Let’s see: Wittgenstein. Oh, well, Wittgenstein has been important to me for about forty-five years. I read him as a young person; I read him as a student. Then I taught Wittgenstein when I was at MIT, and I never quite got it all. But Wittgenstein is also one of the great Zen masters. Well, that would kill him if he heard that. But essentially, it’s the whole relationship between language and the world that he’s concerned about. That the limits of language really are the limits of philosophy. Which is not to say the limits of thinking, because we think beyond language. And he’s always trying to figure out that conundrum of how to say the unsayable. The only way we have to express what we know in an absolute direct fashion is in writing: is in the word itself. But is that word treacherous? Probably, it is. How do we know what we’re doing?
And so, that was a part of it. You know, I was a semiotician for a long time, and spent a lot of time exploring. But I was never a doctrinaire semiotician. I came more out of the philosophical side, I guess.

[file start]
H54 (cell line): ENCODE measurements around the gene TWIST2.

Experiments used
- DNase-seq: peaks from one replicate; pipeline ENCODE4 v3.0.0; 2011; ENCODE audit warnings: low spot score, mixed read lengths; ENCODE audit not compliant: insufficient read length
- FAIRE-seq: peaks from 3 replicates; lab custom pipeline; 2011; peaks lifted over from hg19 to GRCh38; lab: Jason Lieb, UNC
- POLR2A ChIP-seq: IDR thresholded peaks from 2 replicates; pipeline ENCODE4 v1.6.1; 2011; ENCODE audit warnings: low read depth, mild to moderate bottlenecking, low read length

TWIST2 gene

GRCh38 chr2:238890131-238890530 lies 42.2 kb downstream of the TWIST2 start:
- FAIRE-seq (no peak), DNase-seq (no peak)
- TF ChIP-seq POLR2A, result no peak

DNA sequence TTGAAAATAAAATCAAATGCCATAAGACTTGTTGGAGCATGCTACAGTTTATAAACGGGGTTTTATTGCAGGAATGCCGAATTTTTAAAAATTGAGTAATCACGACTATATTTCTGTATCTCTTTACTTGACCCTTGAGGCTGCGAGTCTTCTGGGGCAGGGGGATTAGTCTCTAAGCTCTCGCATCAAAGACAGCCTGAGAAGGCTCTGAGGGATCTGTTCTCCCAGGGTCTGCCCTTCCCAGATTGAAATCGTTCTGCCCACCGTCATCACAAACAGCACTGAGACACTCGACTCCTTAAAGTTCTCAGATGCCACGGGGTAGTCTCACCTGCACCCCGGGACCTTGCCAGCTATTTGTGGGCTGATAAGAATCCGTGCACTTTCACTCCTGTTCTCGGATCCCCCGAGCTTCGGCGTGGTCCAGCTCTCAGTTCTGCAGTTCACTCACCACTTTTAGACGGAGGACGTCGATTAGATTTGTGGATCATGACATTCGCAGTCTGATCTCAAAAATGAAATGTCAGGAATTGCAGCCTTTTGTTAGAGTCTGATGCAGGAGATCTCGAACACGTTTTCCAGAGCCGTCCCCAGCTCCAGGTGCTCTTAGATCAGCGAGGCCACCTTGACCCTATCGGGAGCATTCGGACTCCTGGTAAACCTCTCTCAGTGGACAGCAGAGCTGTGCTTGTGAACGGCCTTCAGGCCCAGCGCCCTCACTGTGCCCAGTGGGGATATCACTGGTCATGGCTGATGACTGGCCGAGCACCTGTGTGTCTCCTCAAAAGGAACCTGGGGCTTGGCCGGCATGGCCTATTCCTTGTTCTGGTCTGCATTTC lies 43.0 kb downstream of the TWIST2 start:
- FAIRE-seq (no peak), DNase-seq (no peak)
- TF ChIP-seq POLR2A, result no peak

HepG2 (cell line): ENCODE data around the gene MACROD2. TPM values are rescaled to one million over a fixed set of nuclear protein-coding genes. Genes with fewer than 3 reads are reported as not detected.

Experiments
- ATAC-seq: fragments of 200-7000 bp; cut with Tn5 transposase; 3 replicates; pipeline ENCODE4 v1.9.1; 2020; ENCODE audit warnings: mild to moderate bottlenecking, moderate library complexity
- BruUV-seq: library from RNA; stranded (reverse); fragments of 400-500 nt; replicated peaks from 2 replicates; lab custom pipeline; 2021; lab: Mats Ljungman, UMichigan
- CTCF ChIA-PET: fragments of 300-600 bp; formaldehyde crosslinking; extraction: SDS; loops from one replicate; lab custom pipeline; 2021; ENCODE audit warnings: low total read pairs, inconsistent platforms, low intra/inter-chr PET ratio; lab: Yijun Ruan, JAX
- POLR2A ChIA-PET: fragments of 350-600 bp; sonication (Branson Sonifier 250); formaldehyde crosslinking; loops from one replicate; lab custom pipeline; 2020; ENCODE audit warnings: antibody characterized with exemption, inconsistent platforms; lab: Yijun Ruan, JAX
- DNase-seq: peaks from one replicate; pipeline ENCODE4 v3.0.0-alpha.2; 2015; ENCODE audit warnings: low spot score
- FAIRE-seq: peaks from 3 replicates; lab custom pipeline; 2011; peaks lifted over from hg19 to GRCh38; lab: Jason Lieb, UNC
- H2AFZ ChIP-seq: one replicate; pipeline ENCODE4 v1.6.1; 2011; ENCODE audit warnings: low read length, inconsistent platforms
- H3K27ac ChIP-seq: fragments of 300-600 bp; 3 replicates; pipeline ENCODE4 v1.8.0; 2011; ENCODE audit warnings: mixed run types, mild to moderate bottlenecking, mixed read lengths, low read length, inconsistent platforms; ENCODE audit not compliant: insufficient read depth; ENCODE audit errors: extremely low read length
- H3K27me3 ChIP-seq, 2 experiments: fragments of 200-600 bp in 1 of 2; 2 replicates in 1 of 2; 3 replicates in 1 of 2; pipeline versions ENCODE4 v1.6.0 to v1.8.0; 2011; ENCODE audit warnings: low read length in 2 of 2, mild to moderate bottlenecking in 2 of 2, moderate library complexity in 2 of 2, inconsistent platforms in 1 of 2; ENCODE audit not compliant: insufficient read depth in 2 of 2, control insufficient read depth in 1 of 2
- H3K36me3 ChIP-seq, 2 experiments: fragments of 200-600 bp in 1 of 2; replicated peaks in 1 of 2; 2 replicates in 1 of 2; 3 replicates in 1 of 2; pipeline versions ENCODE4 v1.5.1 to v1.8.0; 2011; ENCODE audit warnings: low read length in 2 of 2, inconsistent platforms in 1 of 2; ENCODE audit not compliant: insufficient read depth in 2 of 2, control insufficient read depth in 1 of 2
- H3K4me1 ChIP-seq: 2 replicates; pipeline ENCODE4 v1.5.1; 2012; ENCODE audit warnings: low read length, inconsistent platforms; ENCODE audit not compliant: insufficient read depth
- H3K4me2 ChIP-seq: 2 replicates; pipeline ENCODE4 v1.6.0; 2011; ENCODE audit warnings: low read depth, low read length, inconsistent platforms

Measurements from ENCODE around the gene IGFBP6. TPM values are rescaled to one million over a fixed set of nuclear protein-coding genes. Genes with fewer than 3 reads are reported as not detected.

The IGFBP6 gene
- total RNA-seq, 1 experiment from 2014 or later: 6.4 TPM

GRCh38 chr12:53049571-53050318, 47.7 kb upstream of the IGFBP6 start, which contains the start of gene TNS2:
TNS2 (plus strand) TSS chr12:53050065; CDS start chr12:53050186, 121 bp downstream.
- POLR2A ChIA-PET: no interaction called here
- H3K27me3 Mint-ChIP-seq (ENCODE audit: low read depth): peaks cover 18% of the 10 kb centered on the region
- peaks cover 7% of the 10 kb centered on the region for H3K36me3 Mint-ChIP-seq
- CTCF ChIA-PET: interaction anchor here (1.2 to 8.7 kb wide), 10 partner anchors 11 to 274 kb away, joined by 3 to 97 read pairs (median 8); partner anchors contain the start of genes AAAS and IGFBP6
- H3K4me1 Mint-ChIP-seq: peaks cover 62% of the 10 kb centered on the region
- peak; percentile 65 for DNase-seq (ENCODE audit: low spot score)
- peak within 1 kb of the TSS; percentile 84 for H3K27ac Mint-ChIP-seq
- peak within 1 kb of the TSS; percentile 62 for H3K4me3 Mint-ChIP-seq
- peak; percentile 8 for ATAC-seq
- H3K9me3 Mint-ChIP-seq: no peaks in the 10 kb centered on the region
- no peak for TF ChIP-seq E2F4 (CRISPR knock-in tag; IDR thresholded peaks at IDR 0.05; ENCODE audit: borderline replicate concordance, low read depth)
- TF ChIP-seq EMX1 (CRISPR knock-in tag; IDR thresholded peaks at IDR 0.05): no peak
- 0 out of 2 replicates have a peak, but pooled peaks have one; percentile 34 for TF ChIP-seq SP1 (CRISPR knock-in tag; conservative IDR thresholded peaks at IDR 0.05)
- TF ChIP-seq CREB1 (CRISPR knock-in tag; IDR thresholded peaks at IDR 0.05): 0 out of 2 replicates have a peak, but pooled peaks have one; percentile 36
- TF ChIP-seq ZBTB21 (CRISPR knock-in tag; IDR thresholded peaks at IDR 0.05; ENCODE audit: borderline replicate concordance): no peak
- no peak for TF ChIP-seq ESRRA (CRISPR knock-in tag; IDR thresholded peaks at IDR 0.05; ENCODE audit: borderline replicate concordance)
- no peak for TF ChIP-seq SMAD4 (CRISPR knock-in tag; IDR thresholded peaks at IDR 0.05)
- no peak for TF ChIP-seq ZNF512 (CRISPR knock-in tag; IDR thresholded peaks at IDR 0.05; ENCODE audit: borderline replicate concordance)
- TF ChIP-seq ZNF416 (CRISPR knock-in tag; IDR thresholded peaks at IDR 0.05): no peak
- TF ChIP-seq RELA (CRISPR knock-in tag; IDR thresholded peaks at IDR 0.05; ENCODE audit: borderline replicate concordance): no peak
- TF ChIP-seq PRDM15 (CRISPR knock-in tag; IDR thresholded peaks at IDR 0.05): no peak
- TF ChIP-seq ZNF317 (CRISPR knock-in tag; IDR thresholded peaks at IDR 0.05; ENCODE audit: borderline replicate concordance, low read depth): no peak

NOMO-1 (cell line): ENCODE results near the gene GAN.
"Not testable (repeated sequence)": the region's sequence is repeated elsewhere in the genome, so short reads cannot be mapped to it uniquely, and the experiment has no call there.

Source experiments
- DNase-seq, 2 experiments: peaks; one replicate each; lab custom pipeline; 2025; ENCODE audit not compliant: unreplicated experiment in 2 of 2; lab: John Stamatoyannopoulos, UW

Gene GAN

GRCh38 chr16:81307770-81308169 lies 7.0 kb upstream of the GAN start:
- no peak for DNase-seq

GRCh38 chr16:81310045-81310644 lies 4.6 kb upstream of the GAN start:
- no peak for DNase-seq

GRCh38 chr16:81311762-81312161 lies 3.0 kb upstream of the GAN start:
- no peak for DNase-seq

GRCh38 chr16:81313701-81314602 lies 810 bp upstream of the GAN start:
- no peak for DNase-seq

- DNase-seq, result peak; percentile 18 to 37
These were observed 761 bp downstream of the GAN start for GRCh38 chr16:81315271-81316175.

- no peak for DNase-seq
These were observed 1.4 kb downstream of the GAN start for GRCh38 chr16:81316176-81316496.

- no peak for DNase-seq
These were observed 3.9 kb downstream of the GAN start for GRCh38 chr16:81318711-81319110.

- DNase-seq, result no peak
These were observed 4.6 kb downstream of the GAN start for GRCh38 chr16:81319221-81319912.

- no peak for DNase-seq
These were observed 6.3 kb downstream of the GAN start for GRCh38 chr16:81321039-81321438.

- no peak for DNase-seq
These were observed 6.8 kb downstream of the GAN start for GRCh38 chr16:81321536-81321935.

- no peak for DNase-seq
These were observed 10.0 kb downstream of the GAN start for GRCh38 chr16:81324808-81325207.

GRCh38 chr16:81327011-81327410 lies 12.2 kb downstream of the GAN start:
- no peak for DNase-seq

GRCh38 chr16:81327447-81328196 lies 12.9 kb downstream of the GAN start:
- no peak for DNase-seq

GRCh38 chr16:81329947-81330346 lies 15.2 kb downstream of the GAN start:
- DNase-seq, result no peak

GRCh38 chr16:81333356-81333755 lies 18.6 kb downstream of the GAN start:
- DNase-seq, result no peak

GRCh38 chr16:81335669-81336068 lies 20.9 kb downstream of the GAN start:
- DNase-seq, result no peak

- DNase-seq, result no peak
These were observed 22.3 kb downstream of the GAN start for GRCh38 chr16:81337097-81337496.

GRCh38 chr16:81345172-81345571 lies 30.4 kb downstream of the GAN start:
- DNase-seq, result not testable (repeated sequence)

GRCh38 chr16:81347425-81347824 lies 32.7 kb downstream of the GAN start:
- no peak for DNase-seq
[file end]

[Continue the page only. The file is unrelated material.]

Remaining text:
RC: The philosophical-surrealistic side, I would imagine.
CSL: Yes, absolutely.
RC: Because Wittgenstein often strikes me that way. He’s so hyperintellectual that he almost transforms into a surrealist before your eyes.
CSL: Oh, yeah, sure! And, again, the Upanishads, because in the Sixties we were all supposed to …
RC: That was a necessary book to have in the backpack.
CSL: Yes. Recently I reread them, and now they’re really striking me as pretty amazing. And the Manusmriti. When I was an undergraduate, I took a class in the philosophy of religion and read Nietzsche. And Nietzsche says somewhere, I can’t remember what book it was, I think it’s probably in Ecce Homo where he says that the Hindu Manusmriti is a much better guide to life than the Bible.
RC: Leave it to Nietzsche to slip that in.